Medicare indexation freeze

In 2014 the Government put a freeze on indexation of Medicare rebates for four years from 1 July 2014 until July 2018. In the Federal Budget this week they announced extending this freeze until 2020.

Freezing Medicare rebates for four years is simply winding back the Government’s contribution to patients’ health care costs. In practice it means that the $37.05 rebate you currently receive for a standard consultation will not increase at all until 2020. The relative value of this and any other medical rebates will decline significantly over time, as businesses providing medical care will likely increase fees in line with the increased costs of running a business.

The chart below shows you how little Medicare rebates have grown in the past 30 years compared to other economic indices such as the CPI.
indexation freeze

Rebates are frozen across the whole sector, and will include GP, Specialist service, medical procedures and also pathology and imaging (the rebates for those services have not increased in 15 years). The proposed funding for hospitals will prop up existing services, which we know in some areas of medicine are quite patchy (eg. non-existent public outpatients clinic in many specialities).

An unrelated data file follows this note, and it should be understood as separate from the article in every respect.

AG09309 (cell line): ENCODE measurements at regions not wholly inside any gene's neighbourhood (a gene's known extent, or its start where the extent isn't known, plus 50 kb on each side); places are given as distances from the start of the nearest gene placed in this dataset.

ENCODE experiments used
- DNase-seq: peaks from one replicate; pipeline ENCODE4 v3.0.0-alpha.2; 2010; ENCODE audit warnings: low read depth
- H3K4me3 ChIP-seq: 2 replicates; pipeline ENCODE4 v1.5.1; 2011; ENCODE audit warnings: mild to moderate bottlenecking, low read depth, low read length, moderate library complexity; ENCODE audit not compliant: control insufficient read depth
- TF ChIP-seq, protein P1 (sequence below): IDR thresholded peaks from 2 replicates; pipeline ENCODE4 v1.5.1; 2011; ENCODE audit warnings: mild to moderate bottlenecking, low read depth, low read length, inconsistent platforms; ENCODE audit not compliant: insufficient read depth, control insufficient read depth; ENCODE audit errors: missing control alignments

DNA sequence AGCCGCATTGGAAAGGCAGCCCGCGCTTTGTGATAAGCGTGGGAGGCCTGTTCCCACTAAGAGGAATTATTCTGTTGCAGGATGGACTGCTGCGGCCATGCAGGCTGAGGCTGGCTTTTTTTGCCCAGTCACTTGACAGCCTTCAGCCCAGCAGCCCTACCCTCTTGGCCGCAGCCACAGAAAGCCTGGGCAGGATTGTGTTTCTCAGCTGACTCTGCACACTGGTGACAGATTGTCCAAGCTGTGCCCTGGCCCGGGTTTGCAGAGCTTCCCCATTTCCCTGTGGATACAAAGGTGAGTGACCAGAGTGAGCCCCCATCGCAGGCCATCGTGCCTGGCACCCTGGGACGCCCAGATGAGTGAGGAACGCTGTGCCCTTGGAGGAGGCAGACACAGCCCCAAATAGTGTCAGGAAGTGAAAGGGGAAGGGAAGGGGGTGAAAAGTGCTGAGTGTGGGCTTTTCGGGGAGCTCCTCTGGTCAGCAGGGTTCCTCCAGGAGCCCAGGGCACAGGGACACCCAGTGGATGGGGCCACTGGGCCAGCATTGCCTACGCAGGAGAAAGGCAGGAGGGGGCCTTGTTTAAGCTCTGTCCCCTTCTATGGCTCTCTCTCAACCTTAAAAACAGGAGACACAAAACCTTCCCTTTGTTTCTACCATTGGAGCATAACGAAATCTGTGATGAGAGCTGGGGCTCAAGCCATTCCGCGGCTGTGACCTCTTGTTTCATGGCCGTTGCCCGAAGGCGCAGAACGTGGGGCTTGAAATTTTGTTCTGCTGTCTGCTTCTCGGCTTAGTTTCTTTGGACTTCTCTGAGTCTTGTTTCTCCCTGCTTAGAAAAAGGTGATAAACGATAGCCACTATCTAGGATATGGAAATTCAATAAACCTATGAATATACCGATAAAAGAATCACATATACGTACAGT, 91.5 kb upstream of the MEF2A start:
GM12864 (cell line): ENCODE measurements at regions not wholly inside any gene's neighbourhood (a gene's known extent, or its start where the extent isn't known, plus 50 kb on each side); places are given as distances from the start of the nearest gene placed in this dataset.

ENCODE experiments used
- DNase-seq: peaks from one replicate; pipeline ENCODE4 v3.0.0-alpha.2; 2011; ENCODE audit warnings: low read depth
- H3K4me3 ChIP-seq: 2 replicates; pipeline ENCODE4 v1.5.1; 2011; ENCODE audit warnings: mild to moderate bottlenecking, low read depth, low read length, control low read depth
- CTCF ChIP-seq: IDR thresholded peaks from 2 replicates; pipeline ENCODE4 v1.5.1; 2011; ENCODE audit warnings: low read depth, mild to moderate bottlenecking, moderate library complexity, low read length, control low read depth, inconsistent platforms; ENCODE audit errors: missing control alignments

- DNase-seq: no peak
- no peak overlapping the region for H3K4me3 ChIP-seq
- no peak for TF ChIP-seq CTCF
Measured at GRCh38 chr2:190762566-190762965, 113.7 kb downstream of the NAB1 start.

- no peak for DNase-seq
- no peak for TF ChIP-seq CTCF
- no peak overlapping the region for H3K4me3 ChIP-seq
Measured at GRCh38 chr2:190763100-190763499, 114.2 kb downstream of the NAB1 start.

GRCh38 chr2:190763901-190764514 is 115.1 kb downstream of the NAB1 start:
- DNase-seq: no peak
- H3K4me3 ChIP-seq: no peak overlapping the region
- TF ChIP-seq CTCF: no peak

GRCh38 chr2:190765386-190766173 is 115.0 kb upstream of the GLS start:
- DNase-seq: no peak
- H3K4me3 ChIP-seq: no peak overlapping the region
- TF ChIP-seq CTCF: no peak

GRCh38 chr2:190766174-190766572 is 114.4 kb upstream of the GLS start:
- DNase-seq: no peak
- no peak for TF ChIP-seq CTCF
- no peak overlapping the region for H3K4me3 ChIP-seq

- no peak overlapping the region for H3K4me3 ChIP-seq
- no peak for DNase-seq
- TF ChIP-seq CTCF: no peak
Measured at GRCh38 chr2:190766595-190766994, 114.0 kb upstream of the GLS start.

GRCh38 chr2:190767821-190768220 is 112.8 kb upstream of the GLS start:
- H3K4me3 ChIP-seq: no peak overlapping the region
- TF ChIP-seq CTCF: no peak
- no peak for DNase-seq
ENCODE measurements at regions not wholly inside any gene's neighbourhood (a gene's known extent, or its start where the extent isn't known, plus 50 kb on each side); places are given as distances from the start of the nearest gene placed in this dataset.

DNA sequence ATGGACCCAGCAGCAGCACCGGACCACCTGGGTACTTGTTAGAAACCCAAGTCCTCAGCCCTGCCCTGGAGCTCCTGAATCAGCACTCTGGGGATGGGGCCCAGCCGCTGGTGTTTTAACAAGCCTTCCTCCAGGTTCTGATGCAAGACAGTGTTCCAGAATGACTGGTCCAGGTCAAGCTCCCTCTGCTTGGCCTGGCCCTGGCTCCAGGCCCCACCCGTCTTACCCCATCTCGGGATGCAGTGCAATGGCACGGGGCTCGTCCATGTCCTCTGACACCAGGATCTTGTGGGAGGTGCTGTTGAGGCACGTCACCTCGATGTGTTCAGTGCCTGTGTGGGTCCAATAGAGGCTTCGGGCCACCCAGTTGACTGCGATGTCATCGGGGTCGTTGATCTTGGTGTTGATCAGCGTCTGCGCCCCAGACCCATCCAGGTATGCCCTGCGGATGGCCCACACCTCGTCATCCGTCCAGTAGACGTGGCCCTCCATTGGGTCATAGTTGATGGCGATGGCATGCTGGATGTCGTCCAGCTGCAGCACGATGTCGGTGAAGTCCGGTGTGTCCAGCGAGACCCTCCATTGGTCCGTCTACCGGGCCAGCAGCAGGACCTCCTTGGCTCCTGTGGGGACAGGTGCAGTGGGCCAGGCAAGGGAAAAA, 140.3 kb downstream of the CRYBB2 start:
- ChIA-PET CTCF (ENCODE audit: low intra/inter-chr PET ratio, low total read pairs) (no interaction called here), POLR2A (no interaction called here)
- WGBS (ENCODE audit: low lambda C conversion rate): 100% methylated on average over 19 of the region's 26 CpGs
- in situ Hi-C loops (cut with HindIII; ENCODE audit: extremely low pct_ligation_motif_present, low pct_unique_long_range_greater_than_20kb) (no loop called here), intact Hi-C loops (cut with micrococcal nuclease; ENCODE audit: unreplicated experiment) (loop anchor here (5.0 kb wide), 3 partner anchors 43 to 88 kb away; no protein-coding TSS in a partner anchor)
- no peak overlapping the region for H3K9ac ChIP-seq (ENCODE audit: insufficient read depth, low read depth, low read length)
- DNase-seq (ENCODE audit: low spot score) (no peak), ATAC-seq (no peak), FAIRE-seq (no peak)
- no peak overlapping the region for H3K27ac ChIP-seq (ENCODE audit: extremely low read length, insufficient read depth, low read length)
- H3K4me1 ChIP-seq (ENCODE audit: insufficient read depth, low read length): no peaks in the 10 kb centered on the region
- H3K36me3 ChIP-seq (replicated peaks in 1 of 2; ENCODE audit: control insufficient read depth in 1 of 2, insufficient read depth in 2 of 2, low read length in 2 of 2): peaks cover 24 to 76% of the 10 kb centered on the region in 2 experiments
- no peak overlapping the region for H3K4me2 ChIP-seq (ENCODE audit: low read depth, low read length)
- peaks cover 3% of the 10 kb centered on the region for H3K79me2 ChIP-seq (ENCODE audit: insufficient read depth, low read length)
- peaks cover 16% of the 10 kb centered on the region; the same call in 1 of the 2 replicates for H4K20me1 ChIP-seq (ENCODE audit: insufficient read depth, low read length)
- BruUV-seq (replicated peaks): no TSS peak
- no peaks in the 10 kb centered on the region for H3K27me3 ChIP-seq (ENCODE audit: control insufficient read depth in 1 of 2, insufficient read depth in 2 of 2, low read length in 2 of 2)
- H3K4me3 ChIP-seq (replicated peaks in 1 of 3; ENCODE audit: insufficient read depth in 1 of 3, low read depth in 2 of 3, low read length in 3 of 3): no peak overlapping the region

What it all adds up to is less money being given back to you to cover your medical costs. It also reduces the capacity of small businesses such as Erskineville Doctors to bulk-bill our less well-off patients. We aim to be a practice that is for everyone in our local community, and we pride ourselves in already being what the government is now calling a “healthcare home” for all of our patients and their families, not just those with chronic and complex health needs. We don’t want to reduce the quality of your care by rushing you through appointments.

We will be writing to the major parties about these budget proposals now and in the lead up to the Federal Election. We urge you to take the time to read the detail of these proposals and make up your own minds, and write your own letters as you see fit.

Some useful sources of information: (see the bottom of the page for draft letter to Sussan Ley, Minster for Health) – for wider discussion of budget implications for health